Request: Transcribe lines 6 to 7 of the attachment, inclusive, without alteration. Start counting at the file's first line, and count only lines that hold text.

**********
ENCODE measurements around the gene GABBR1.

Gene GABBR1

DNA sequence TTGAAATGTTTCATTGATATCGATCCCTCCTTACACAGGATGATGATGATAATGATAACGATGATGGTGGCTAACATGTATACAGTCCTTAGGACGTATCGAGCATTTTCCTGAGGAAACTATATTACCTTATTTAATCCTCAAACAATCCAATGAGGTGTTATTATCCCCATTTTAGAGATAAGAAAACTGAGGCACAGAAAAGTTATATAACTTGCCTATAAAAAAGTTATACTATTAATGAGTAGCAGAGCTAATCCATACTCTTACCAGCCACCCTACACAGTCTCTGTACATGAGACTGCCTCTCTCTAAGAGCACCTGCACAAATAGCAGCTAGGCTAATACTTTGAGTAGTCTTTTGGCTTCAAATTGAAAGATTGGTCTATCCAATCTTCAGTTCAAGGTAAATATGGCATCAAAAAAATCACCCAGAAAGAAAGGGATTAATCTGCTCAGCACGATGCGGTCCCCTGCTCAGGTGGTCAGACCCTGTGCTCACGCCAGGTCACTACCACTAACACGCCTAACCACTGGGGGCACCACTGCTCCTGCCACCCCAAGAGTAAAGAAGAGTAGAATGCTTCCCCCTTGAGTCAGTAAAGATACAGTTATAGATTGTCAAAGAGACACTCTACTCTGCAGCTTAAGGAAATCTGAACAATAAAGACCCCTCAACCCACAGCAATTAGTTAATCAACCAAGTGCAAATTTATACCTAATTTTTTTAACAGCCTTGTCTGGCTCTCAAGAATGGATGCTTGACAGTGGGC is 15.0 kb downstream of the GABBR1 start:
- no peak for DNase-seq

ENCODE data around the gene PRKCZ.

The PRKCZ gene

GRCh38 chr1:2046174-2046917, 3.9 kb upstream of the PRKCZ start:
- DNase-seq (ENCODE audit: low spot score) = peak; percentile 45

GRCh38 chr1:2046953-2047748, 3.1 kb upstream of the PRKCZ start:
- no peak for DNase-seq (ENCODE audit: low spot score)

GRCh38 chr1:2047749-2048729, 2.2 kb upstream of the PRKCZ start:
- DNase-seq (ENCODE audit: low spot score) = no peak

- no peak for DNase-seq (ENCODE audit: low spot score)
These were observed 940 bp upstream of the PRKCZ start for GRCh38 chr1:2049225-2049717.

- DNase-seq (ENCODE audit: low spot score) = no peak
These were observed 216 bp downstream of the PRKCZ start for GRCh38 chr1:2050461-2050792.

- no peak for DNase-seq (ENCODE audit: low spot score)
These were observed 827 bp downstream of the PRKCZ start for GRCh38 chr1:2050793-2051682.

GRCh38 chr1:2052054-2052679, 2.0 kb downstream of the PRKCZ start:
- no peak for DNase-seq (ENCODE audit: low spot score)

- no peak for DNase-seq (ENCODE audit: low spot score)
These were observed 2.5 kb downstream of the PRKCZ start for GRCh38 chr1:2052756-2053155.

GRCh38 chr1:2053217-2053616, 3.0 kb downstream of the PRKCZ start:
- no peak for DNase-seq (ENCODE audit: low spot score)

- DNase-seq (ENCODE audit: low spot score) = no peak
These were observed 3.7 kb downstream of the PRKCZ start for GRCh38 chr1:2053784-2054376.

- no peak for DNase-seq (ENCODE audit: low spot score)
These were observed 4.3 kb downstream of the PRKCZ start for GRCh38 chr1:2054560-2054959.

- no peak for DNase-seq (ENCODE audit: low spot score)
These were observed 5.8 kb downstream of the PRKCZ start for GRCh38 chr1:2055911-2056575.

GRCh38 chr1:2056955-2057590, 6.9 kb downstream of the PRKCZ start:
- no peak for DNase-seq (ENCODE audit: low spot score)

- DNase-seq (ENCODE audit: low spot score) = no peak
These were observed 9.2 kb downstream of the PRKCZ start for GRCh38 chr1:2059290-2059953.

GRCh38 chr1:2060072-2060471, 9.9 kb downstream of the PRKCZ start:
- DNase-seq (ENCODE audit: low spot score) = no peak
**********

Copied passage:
The PRKCZ gene

GRCh38 chr1:2046174-2046917, 3.9 kb upstream of the PRKCZ start: